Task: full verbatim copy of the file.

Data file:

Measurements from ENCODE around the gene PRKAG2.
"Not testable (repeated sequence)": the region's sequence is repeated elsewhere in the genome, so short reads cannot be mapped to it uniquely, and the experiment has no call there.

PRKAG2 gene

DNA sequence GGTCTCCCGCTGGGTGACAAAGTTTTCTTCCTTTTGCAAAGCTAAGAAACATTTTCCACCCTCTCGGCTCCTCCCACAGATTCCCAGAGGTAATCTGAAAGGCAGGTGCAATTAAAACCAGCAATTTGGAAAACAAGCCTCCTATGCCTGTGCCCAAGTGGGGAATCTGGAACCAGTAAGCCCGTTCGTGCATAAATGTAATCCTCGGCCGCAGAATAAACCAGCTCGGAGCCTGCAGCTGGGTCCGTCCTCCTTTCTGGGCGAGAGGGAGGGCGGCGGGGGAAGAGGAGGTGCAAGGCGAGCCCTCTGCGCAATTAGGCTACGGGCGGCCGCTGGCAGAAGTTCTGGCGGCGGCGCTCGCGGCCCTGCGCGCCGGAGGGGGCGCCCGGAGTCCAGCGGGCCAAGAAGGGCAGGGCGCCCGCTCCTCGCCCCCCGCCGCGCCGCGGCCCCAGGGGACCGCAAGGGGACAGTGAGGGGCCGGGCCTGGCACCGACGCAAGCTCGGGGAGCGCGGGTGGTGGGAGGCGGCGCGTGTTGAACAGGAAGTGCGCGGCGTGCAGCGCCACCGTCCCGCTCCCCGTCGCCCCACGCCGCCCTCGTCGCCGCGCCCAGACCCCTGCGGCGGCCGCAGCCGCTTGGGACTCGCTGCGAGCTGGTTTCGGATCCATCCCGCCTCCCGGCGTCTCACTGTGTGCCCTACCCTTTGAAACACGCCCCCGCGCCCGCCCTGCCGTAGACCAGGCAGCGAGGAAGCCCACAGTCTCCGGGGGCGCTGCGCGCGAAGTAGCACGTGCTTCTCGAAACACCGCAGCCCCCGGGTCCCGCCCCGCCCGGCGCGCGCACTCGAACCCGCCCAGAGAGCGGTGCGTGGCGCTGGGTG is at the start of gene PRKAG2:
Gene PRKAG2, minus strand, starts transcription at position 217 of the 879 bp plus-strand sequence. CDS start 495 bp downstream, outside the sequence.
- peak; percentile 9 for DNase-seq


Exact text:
Measurements from ENCODE around the gene PRKAG2.
"Not testable (repeated sequence)": the region's sequence is repeated elsewhere in the genome, so short reads cannot be mapped to it uniquely, and the experiment has no call there.

PRKAG2 gene

DNA sequence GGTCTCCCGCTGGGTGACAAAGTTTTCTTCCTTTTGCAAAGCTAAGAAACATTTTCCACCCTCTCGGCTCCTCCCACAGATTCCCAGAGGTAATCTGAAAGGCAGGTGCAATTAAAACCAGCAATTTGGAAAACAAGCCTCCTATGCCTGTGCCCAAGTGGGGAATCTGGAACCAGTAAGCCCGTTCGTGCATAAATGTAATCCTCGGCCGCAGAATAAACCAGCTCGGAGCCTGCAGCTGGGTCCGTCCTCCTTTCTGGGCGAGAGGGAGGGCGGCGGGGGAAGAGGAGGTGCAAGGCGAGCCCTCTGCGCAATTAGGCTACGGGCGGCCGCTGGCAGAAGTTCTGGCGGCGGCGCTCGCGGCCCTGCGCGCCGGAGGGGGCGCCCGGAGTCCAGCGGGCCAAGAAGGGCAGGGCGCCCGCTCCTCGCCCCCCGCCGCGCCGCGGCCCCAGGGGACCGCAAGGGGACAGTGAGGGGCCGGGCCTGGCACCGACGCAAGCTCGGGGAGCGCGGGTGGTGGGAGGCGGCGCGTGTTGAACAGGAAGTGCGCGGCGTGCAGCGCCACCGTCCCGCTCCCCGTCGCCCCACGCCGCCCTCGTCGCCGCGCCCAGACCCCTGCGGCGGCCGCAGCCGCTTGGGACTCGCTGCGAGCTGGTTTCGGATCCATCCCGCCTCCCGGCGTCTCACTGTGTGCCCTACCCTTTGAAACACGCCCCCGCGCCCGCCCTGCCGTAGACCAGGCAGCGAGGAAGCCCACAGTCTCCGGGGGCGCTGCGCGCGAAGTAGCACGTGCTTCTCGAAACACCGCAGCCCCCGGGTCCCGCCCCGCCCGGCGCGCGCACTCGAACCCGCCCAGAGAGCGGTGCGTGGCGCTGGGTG is at the start of gene PRKAG2:
Gene PRKAG2, minus strand, starts transcription at position 217 of the 879 bp plus-strand sequence. CDS start 495 bp downstream, outside the sequence.
- peak; percentile 9 for DNase-seq